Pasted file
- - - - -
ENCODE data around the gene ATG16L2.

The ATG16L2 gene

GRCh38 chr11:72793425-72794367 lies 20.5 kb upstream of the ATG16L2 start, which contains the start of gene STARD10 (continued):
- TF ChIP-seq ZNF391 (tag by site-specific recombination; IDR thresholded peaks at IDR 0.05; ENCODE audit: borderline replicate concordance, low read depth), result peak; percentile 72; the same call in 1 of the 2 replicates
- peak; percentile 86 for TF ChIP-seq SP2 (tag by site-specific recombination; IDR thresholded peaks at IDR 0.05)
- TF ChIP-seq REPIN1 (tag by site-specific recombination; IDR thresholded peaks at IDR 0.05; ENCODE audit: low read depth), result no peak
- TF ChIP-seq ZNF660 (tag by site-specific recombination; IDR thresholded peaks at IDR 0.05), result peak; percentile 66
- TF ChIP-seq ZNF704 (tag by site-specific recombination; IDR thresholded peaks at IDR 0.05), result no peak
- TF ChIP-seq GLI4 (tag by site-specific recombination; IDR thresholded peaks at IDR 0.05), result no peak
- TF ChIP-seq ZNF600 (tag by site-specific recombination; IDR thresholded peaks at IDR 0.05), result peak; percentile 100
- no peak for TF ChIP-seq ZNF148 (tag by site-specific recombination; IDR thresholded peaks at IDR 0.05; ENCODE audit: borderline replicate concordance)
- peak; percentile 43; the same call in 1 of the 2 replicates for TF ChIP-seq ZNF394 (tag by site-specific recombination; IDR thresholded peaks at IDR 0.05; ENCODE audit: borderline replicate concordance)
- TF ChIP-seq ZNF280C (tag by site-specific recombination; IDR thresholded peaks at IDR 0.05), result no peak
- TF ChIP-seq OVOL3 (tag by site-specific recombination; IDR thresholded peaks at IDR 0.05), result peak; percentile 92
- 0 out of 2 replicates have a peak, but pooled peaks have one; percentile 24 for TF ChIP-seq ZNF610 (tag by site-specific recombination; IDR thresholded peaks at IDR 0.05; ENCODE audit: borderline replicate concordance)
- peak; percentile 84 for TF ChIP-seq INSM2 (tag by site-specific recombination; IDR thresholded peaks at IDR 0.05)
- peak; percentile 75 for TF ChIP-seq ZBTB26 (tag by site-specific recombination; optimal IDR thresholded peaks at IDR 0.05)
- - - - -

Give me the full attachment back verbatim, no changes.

ENCODE data around the gene ATG16L2.

The ATG16L2 gene

GRCh38 chr11:72793425-72794367 lies 20.5 kb upstream of the ATG16L2 start, which contains the start of gene STARD10 (continued):
- TF ChIP-seq ZNF391 (tag by site-specific recombination; IDR thresholded peaks at IDR 0.05; ENCODE audit: borderline replicate concordance, low read depth), result peak; percentile 72; the same call in 1 of the 2 replicates
- peak; percentile 86 for TF ChIP-seq SP2 (tag by site-specific recombination; IDR thresholded peaks at IDR 0.05)
- TF ChIP-seq REPIN1 (tag by site-specific recombination; IDR thresholded peaks at IDR 0.05; ENCODE audit: low read depth), result no peak
- TF ChIP-seq ZNF660 (tag by site-specific recombination; IDR thresholded peaks at IDR 0.05), result peak; percentile 66
- TF ChIP-seq ZNF704 (tag by site-specific recombination; IDR thresholded peaks at IDR 0.05), result no peak
- TF ChIP-seq GLI4 (tag by site-specific recombination; IDR thresholded peaks at IDR 0.05), result no peak
- TF ChIP-seq ZNF600 (tag by site-specific recombination; IDR thresholded peaks at IDR 0.05), result peak; percentile 100
- no peak for TF ChIP-seq ZNF148 (tag by site-specific recombination; IDR thresholded peaks at IDR 0.05; ENCODE audit: borderline replicate concordance)
- peak; percentile 43; the same call in 1 of the 2 replicates for TF ChIP-seq ZNF394 (tag by site-specific recombination; IDR thresholded peaks at IDR 0.05; ENCODE audit: borderline replicate concordance)
- TF ChIP-seq ZNF280C (tag by site-specific recombination; IDR thresholded peaks at IDR 0.05), result no peak
- TF ChIP-seq OVOL3 (tag by site-specific recombination; IDR thresholded peaks at IDR 0.05), result peak; percentile 92
- 0 out of 2 replicates have a peak, but pooled peaks have one; percentile 24 for TF ChIP-seq ZNF610 (tag by site-specific recombination; IDR thresholded peaks at IDR 0.05; ENCODE audit: borderline replicate concordance)
- peak; percentile 84 for TF ChIP-seq INSM2 (tag by site-specific recombination; IDR thresholded peaks at IDR 0.05)
- peak; percentile 75 for TF ChIP-seq ZBTB26 (tag by site-specific recombination; optimal IDR thresholded peaks at IDR 0.05)